c. Limiting Factor for Dehydrated Foods. Nonenzymatic browning may occur
in dehydrated foods (such as meat, eggs, and some fruits and vegetables) after storage
for a time. This browning reaction makes dehydrated items objectionable, so much so
that this otherwise promising method of food preservation is extremely limited in its
d. Problem in Long-Term Storage. Nonenzymatic browning is most
troublesome in foods, even canned sterilized foods stored for long periods of time at
relatively high temperatures. Consequently, food deterioration due to nonenzymatic
browning is a great problem in military and survival rations, which are often stored at
relatively high temperatures. Although, in a few instances, the browning reaction can be
delayed by certain food ingredients, the best way to diminish nonenzymatic browning is
proper food processing and storage conditions.
Staling is a rather general term applied to a variety of chemical deteriorative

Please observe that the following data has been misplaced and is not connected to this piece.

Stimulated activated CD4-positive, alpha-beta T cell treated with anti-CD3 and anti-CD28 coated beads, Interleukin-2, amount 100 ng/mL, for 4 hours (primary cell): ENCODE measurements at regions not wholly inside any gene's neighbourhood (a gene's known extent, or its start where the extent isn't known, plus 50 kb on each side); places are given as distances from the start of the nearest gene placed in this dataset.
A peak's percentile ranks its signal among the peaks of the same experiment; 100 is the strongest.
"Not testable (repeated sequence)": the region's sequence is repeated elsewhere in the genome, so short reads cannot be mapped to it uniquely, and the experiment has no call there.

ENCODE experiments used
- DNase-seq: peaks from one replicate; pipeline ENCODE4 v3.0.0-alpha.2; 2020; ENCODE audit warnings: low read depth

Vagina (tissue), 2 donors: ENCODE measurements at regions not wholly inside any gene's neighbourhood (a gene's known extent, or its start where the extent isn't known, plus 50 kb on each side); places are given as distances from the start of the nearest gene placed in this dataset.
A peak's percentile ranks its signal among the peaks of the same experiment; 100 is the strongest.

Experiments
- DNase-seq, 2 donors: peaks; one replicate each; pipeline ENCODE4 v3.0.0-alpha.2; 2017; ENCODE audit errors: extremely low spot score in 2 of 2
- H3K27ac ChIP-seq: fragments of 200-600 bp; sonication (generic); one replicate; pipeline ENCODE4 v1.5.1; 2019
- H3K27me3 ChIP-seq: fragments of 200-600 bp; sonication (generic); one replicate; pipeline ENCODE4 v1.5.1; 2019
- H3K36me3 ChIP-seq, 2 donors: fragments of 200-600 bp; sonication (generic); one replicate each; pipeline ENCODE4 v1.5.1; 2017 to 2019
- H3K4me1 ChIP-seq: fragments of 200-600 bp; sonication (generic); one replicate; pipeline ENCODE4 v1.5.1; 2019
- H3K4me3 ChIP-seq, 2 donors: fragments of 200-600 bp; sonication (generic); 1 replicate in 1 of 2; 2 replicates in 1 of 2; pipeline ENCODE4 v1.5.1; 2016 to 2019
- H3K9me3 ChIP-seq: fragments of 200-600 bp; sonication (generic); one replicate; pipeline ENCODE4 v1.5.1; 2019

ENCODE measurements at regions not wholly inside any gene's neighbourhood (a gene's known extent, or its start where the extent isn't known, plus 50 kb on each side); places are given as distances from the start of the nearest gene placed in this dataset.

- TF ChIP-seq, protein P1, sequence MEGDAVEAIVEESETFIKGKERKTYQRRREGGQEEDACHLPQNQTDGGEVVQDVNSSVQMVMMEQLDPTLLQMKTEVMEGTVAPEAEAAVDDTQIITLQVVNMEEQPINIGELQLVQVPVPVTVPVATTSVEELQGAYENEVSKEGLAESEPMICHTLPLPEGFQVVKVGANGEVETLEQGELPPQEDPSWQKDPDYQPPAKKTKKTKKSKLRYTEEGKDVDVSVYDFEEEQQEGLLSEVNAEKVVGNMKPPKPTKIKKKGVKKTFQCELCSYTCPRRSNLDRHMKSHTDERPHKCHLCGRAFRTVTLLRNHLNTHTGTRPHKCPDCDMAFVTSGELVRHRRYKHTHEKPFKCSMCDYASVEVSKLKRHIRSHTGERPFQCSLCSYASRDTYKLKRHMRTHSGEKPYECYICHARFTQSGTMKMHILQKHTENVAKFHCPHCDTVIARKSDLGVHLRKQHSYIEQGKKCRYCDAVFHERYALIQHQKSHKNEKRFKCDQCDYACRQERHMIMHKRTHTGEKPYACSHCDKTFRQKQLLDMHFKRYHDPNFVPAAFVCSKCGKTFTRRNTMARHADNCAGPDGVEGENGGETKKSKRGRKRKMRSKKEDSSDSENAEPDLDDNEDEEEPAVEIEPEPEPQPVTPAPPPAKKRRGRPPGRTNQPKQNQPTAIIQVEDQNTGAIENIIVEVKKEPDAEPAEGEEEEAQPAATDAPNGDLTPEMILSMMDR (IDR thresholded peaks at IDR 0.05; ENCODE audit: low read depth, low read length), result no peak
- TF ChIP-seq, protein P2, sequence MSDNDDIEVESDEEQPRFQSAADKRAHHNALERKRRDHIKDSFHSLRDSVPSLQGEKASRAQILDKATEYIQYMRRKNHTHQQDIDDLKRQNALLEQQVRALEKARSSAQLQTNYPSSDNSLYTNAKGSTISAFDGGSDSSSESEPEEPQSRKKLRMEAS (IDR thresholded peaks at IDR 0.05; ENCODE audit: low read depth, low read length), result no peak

changes. Staling is usually manifested as adverse alterations of taste, odor, and texture
in prepared foods which are not promptly eaten. The changes may lead to rejection of
stale food even though it may not be altered nutritionally.
a. Control Techniques. All of the changes are related to the fact that foods are
composed of many substances that are chemically altered by heating. Many of the new
compounds formed by heating are unstable and react in time with oxygen from the air or
with other chemical compounds present in the food. To prevent such changes, many
commercially processed foods are heated and stored in the absence of oxygen, for
example, canned foods. Another way of excluding most of the oxygen in frozen or
refrigerated foods is to have the food covered with sauce or some other liquid and
packaged in a container with little residual air.
b. Bread as an Example. The staling of bread and related products is familiar
to everyone. Furthermore, no better example of food can be found to illustrate the
changes in both flavor and texture so typical of the staling process.
(1) Desirable flavors in bread and many other foods result from crust
formation. For the purpose, the surface of the food, particularly during baking, is
subjected to temperature above the boiling point of water. The heat causes intensified
breakdown of food constituents.
(2) Upon standing, even in packages which allow no water loss, bread will
degenerate in flavor and become harder and crumbly in texture. This latter change is
not due to drying out but to rearrangements of the molecules of water, starch, and
protein in the bread itself.